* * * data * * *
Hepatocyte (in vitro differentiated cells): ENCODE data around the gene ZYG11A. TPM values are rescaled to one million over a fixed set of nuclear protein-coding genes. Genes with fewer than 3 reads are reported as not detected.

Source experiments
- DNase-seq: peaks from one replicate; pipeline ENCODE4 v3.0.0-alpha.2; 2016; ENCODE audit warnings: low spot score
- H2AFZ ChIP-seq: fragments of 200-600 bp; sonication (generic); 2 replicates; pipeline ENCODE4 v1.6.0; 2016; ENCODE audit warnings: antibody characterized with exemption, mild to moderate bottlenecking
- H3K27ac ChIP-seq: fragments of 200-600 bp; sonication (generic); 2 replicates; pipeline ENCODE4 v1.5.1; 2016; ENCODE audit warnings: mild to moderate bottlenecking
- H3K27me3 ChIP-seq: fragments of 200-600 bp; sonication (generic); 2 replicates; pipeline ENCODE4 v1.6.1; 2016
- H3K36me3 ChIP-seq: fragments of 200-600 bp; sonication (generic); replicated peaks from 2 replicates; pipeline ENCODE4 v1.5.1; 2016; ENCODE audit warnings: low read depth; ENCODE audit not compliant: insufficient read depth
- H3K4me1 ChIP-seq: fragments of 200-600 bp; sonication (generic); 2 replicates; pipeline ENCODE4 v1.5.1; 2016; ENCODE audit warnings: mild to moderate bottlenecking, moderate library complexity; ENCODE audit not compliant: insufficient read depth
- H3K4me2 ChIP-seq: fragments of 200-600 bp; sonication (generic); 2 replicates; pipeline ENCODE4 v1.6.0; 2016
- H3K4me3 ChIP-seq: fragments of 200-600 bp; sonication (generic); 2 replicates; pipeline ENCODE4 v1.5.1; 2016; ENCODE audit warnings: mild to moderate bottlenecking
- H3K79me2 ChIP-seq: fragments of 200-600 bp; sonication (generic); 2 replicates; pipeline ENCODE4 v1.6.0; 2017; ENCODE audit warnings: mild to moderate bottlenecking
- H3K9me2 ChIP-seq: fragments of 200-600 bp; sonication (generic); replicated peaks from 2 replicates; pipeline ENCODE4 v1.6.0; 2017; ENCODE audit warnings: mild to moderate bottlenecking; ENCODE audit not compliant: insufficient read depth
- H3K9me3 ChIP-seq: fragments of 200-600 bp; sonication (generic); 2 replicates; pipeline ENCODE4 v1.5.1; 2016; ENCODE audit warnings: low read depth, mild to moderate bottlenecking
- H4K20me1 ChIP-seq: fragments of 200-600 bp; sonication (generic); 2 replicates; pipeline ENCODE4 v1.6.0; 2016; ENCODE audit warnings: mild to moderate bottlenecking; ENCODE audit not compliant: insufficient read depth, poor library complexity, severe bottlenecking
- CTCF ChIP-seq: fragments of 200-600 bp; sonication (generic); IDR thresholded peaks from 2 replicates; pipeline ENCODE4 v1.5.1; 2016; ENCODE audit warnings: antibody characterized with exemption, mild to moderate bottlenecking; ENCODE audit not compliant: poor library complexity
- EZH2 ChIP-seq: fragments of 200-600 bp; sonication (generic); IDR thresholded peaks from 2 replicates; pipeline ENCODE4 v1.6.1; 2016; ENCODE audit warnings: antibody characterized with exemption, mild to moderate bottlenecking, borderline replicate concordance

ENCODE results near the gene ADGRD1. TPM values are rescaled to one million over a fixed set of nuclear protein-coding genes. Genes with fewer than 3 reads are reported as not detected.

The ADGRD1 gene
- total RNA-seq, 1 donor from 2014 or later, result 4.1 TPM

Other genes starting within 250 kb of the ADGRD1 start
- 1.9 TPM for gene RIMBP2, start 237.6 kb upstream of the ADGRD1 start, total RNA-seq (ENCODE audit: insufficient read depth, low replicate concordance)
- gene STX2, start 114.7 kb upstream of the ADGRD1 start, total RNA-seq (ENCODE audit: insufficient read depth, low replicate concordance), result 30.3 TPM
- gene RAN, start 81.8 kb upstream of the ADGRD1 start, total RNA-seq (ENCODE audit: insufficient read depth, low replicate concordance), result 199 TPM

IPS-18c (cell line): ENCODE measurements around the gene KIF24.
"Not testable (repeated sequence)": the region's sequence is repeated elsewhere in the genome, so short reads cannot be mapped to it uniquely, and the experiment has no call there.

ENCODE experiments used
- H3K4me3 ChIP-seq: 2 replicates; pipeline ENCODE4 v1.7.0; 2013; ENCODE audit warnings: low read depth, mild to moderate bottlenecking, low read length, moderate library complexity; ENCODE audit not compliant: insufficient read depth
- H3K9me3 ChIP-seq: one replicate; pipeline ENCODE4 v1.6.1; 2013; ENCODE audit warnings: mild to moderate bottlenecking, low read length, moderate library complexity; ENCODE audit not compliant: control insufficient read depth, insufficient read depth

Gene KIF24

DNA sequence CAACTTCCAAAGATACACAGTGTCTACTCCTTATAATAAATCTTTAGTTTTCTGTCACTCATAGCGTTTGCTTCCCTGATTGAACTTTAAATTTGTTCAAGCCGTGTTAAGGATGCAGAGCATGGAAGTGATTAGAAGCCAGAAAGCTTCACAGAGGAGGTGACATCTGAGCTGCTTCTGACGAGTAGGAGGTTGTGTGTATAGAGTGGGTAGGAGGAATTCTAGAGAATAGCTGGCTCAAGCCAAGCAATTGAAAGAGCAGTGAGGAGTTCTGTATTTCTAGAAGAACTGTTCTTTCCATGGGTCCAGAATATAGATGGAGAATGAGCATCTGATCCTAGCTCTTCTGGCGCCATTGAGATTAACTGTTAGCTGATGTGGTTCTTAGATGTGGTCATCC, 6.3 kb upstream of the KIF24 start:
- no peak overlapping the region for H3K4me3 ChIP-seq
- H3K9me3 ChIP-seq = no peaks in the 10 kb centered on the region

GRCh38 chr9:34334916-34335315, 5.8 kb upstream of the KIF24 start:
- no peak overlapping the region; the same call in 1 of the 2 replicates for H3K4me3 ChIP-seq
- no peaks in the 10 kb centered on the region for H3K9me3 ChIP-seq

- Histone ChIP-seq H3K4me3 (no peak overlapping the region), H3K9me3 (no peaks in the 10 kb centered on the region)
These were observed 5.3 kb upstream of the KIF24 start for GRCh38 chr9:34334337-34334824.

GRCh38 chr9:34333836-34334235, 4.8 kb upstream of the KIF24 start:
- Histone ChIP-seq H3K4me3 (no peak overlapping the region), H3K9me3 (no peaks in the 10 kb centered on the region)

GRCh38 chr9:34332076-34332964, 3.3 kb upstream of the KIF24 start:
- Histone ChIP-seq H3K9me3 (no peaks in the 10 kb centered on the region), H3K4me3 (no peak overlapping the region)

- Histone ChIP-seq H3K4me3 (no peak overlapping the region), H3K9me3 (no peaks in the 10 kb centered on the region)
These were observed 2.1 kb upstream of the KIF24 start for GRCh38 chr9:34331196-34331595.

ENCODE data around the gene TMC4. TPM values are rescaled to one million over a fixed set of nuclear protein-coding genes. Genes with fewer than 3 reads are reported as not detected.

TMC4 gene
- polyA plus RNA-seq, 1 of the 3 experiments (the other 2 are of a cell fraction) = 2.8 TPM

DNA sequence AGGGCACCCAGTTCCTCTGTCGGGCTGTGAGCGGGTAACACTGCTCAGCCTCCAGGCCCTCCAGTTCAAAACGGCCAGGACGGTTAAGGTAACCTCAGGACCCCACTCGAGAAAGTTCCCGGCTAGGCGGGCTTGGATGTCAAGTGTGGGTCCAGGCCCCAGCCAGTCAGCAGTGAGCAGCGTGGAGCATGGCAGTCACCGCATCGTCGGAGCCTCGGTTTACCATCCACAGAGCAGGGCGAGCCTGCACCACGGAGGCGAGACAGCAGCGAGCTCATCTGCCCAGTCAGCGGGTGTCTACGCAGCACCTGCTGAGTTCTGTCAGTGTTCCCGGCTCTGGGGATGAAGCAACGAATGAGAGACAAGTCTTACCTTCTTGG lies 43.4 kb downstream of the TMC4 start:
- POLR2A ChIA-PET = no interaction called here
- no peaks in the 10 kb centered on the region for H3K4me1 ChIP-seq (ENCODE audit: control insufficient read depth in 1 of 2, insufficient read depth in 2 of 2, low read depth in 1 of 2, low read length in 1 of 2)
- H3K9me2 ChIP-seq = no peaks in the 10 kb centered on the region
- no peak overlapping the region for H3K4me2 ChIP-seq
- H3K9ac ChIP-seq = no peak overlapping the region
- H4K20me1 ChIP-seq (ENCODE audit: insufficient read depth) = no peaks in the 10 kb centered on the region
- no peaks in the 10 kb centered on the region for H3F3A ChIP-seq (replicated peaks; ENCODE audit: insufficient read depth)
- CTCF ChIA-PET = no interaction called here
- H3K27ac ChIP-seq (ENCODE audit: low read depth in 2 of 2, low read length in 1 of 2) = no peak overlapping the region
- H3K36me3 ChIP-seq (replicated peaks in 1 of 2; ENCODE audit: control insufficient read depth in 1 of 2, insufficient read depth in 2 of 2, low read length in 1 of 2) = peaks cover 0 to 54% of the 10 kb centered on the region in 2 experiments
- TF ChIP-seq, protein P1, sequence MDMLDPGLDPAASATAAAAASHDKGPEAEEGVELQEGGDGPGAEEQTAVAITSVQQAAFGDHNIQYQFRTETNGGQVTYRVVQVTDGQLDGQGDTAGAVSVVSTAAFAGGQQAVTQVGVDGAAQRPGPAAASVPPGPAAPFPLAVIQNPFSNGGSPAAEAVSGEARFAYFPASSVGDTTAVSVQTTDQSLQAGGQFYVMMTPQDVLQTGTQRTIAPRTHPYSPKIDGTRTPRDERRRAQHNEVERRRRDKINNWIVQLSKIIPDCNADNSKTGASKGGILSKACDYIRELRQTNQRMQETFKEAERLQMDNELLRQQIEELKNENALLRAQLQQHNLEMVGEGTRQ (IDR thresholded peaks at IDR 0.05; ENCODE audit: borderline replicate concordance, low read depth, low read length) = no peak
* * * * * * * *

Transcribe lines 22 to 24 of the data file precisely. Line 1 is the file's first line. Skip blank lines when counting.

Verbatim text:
- gene STX2, start 114.7 kb upstream of the ADGRD1 start, total RNA-seq (ENCODE audit: insufficient read depth, low replicate concordance), result 30.3 TPM
- gene RAN, start 81.8 kb upstream of the ADGRD1 start, total RNA-seq (ENCODE audit: insufficient read depth, low replicate concordance), result 199 TPM

IPS-18c (cell line): ENCODE measurements around the gene KIF24.